In spontaneously immortalized granulosa cells, the activation of PGRMC1 by progesterone leads to the suppression of apoptosis-promoting genes and the increased expression of the gene encoding the anti-apoptotic BCL2AID, a member of the BCL2 family [37]. However, the exact molecular mechanisms involved in the neuroprotective effect of the interplay between PGRMC1 and progesterone in the ENS remain unclear and are, therefore, a major area for further investigation.
The exact roles of each receptor in the neuroprotective effects in this model appear to be very complex and cannot be fully elucidated with the current data. Nevertheless, our data strongly suggest that PGRMC1 plays a crucial role as a mediator of the neuroprotective effects of progesterone in the ENS. Further studies are required to improve the understanding of progesterone-mediated control circuits. Still, a similar neuroprotective potential of progesterone in the CNS was postulated based on experimental animal models [58]. These promising results could also be reproduced in two Phase II clinical studies, which examined progesterone administration after traumatic brain injury [59,60] but could not by confirmed in Phase III clinical studies of traumatic brain injury [61,62]. What seems to be an inconsistency may in fact be attributed to various factors. On the one hand, there are influencing factors regarding the injury, such as its heterogeneity, as well as possible comorbidities. On the other hand, factors regarding progesterone, such as dosing, administration and length of treatment, are found to be critical (reviewed in [63]). Taken together, a comprehensive understanding of the regulation and mode of action of the different progesterone receptors in the ENS is essential, first in the ENS cell culture model, then in the animal model and finally in humans.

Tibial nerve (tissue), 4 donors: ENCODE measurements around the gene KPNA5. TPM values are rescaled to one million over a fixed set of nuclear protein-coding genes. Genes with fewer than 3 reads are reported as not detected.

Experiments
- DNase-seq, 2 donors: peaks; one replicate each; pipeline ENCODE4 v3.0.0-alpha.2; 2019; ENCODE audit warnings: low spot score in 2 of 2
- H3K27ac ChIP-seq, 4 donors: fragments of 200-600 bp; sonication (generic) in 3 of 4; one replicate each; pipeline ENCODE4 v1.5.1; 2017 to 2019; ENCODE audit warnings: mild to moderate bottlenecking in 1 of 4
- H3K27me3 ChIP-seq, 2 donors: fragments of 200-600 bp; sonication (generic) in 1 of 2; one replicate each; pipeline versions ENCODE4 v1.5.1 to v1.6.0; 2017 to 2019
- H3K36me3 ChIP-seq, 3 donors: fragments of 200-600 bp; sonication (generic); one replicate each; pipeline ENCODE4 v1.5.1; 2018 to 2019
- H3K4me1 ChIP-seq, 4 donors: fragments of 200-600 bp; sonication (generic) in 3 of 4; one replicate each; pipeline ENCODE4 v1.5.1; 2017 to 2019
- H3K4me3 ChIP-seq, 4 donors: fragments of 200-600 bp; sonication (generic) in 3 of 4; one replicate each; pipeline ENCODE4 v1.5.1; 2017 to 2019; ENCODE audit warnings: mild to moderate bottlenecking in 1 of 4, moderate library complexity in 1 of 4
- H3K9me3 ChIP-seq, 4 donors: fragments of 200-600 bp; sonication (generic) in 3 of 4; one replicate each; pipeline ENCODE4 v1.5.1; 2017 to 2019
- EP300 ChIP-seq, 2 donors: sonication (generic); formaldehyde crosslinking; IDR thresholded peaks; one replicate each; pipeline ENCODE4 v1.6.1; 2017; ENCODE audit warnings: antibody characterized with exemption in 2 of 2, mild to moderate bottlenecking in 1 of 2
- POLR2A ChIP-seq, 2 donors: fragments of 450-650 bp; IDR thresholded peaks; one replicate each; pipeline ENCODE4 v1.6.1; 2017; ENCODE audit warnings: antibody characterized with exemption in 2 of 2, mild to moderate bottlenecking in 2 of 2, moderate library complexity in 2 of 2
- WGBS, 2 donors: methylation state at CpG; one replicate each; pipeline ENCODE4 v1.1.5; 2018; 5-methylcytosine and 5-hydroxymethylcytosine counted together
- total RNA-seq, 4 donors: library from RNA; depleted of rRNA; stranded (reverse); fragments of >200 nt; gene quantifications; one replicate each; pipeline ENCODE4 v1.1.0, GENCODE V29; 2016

5. Conclusions

The present work shows for the first time that the different progesterone receptors of the genomic and non-genomic signaling pathways are expressed in the neurons of the rat ENS. Here, PGRMC1 (non-genomic signaling pathway) displays the highest expression, which is not age-dependently regulated up to the age of 30 days. In ENS cultures treated with rotenone, progesterone was able to significantly reduce cell death. In ENS cell cultures, the antagonization of PGRMC1 by AG205 administration reverses the observed neuroprotective effect, supporting the conclusion that the neuroprotective effect of progesterone is mediated by non-genomic pathways involving PGRMC1. Even if it is not always easy to transfer research results from animals to humans, these data on the neuroprotective effect of progesterone in the ENS, which have only been generated in two different Parkinson’s models so far, can initially be considered promising.

Author Contributions

All authors contributed to the study conception and design. I.H., L.N.S. and P.M.N. performed the experiments. I.H., L.N.S., P.M.N., V.M., S.S. and C.T. analyzed, validated and visualized the results. L.N.S. and P.M.N. wrote the original manuscript draft. M.V., V.M., S.S. and C.T. critically revised and edited the manuscript. All authors have read and agreed to the published version of the manuscript.


This research received no external funding.

Institutional Review Board Statement

The use of vertebrate animals for scientific purposes in Germany is regulated by the Animal Welfare Act (“Tierschutzgesetz”). According to current German and European legislation, the removal of organs or cells from vertebrates for scientific purposes is not considered an animal experiment if the animals have not been subject to surgical interventions or invasive treatments prior to sacrifice.

Informed Consent Statement

Not applicable.

Data Availability Statement

Not applicable.


The authors wish to thank Felicitas Opdenhövel, Claudia Grzelak and Anke Lodwig for excellent technical assistance.

Conflicts of Interest

The authors declare no conflict of interest.

Appendix A

  • Dilution mix: 100 mL MEM-P/S: 99 mL MEM-Hepes (#M7278, Sigma-Aldrich); 1 mL PenStrep (PS) (#p4333, Sigma-Aldrich); store at 4 °C;
  • Enzymatic digestion: 0.05% Trypsin + EDTA (#25300054, Gibco);